Wednesday 11 May 2011

The Mild West

Throw together a four weight fly rod, sunny water and even the odd mayfly and you might guess I'd been on a trout stream this week. Not by a long chalk- but in their own strange way, the canals around Tiverton and Bridgwater can be just as cute. No trout here of course, but plenty of pretty rudd and roach to divert an angler torn between fly and coarse schools. The Taunton to Bridgwater fished in fits and starts, between boat traffic which sadly robbed the water of its clarity. I had called Somerset Angling to see how the cut was fishing and when I asked if the water was clear, the response was classic- "no mate, it's always dirty. This is Bridgwater."
Fly caught Rudd
Never mind. The rudd were still rising and the canal showed the sort of mad, burgeoning insect life that would have David Bellamy himself frothing at the mouth- although I wouldn't advise any "wummaging through the undergrowth" around the wrong end of Bridgwater. Swarms of black gnats were everywhere- and the rudd were sipping at the top. Most of my success came to small emerger buzzers in size 16's and 18's. I like these "no hackle" flies because they're easily sucked in- stiffer hackled traditionals can simply bounce off the lips of Mr Rudd.
It was an afternoon of fleeting spells of pleasure- interrupted by churning boats and grey clouds. And yet when it was good it was very good. When the sun remerged and the water settled, it was like someone turning a light on- suddenly visible rudd everywhere. On two occasions I got a double shot of rudd on a single cast by fishing 2-3 little buzzers- like these two beauties:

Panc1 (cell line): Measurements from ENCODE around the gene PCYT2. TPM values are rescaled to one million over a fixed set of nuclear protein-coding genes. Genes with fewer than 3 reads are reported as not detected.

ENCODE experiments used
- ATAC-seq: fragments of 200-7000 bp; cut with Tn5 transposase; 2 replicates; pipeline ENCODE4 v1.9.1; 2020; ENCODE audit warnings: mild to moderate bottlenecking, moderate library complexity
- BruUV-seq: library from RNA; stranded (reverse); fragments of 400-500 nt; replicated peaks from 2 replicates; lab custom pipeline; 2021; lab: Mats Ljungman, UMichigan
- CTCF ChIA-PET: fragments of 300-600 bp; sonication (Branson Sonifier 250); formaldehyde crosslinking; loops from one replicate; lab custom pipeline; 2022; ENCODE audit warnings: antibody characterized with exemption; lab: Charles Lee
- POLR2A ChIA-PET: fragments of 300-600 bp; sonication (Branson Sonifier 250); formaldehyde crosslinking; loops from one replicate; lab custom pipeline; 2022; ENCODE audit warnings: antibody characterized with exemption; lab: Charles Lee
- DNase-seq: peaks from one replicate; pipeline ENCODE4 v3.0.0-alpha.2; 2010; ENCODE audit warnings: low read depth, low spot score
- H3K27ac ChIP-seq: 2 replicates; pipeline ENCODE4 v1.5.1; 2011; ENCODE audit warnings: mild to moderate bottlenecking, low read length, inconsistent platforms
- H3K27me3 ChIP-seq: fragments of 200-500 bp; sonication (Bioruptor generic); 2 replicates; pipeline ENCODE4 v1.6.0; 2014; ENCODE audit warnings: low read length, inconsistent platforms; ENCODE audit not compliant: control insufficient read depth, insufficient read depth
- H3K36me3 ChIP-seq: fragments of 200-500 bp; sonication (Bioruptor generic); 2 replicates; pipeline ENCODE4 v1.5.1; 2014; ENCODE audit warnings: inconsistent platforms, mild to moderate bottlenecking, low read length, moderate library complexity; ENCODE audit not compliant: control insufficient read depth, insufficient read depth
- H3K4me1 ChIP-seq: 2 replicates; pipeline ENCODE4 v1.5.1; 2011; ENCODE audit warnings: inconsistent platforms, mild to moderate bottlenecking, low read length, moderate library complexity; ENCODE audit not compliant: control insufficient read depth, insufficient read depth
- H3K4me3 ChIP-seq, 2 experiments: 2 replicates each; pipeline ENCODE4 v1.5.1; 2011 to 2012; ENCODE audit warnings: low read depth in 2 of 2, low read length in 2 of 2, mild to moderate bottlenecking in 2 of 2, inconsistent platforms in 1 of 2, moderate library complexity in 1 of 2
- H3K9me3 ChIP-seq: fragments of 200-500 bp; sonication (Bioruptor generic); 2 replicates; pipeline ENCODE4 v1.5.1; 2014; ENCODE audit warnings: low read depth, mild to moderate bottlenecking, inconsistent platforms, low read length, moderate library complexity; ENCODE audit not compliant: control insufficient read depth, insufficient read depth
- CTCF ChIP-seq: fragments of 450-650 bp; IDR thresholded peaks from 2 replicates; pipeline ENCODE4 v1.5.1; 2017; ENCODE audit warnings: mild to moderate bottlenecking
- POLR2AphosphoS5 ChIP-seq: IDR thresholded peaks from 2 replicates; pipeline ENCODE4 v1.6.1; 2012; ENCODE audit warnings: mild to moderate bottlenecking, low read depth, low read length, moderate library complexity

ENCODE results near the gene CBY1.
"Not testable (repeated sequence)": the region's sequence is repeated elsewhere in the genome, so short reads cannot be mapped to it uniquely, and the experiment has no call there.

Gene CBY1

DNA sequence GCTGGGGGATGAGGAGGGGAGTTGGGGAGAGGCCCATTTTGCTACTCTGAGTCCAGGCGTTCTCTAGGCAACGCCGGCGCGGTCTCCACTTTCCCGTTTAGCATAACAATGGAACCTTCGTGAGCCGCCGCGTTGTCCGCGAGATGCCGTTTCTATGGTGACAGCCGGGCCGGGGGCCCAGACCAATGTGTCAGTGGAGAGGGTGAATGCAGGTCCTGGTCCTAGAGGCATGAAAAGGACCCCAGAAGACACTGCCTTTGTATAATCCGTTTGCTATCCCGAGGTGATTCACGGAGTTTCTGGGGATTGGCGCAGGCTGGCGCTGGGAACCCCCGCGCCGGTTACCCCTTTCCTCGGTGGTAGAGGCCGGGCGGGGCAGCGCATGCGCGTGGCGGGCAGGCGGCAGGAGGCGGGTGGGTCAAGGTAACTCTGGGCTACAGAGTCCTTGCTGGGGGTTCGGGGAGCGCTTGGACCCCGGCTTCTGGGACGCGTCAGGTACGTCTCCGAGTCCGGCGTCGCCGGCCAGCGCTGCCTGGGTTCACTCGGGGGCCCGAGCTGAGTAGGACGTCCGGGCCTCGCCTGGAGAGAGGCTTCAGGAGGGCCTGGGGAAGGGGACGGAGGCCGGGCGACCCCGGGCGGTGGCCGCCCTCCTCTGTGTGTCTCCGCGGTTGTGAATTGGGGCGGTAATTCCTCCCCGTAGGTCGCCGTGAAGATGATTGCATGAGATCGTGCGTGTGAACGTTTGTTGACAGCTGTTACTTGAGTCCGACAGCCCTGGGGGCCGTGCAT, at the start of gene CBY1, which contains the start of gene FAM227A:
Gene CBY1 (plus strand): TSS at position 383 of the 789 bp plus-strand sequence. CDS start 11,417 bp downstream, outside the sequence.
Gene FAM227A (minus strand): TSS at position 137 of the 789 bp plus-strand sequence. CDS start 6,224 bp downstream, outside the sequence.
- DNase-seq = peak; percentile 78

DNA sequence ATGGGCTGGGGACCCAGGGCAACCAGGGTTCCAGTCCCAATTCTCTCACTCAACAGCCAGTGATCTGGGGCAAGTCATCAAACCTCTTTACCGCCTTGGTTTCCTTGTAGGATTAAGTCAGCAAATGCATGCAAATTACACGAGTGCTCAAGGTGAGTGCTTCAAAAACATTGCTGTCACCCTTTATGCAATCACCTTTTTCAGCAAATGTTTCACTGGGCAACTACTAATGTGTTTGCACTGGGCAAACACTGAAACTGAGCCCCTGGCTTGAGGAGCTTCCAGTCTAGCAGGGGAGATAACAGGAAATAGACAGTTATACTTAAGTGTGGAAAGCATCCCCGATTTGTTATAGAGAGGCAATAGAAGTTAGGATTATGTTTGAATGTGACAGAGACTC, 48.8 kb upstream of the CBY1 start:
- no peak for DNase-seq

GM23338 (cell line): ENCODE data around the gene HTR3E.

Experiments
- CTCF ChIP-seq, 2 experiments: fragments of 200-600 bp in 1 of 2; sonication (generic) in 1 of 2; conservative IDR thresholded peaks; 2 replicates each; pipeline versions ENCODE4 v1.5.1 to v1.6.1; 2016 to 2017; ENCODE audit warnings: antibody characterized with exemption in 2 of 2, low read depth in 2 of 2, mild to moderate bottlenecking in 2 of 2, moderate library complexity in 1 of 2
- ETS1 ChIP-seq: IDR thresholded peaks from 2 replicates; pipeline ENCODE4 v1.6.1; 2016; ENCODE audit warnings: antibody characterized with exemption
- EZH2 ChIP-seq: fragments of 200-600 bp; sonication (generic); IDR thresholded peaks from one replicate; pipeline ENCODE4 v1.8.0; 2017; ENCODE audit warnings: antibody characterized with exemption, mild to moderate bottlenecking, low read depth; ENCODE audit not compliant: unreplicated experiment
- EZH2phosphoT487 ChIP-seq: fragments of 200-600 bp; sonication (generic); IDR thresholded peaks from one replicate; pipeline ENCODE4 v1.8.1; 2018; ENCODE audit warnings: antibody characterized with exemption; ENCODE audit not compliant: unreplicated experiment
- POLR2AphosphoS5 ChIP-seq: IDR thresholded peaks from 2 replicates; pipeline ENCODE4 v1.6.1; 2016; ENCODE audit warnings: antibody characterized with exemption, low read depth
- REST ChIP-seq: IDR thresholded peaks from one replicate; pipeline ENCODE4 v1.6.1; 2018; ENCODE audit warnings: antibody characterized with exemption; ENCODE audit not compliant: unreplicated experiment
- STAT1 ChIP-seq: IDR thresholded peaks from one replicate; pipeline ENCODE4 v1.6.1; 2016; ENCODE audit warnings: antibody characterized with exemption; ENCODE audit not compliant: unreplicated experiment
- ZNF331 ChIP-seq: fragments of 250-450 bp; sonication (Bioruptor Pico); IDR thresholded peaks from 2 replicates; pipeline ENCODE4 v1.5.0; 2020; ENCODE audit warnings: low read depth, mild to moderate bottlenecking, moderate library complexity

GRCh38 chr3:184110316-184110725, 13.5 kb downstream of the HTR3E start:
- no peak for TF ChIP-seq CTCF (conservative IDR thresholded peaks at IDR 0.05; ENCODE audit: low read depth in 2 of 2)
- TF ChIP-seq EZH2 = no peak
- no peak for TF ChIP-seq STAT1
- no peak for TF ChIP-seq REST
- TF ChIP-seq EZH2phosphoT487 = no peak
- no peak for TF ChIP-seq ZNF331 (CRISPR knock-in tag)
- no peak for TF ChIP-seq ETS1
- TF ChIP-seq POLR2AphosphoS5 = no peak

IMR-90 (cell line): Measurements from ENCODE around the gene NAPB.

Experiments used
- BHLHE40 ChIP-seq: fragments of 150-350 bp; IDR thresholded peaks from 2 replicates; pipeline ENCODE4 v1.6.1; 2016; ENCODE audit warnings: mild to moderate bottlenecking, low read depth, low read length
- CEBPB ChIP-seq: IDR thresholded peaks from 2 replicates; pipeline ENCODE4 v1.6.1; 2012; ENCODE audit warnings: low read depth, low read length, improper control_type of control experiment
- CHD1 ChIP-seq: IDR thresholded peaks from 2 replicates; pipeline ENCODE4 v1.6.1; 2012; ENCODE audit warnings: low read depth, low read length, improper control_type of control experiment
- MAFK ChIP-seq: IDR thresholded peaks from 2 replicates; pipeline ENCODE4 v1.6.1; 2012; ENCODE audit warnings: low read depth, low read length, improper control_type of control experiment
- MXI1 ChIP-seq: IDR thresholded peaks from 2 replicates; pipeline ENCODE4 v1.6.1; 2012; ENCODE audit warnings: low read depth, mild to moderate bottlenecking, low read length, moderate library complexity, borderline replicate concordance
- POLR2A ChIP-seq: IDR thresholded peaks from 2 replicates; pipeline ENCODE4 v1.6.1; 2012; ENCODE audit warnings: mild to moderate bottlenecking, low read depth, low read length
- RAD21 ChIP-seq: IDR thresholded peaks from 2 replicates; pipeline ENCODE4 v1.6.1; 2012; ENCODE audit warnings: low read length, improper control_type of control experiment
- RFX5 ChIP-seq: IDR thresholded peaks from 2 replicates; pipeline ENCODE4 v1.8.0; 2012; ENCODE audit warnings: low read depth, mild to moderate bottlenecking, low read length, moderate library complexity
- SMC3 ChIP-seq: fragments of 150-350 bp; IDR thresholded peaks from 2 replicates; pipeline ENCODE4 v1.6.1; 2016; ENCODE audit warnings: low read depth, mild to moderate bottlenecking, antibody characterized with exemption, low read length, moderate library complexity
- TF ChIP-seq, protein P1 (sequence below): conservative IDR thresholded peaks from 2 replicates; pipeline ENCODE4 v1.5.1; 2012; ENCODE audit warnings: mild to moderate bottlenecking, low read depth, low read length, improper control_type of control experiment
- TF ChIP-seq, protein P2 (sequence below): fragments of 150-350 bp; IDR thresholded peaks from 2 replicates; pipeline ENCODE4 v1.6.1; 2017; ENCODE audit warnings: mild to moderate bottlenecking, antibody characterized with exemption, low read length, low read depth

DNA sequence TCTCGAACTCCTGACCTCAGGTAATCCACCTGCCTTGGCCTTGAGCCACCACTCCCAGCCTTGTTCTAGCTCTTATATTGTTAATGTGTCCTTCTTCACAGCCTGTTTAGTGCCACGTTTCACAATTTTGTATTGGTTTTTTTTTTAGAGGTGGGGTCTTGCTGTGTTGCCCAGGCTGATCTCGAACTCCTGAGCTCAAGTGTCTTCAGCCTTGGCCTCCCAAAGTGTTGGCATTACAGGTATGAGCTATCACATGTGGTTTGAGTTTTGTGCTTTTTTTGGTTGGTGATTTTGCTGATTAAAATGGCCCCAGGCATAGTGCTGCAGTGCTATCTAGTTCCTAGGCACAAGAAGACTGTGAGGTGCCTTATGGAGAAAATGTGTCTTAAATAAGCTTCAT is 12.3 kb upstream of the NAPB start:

Double shot of rudd
I couldn't resist a stop on the Grand Western on the way home either- which was clearer, but the roach were trickier to tempt in spite of being miles easier to spot. A small f-fly accounted for a couple of solid roach though, and it still seems to me that whilst pike are now par for the course on a fly rod there is a great deal of totally unexploited fishing for roach, rudd and other species. What beautiful fish and beautiful places these are too, the banks already awash with summer growth and life of all kinds. The flag iris with its brilliant yellow flowers is always a summer favourite:

1 comment:

dave smith said...

sounds agood one Dom.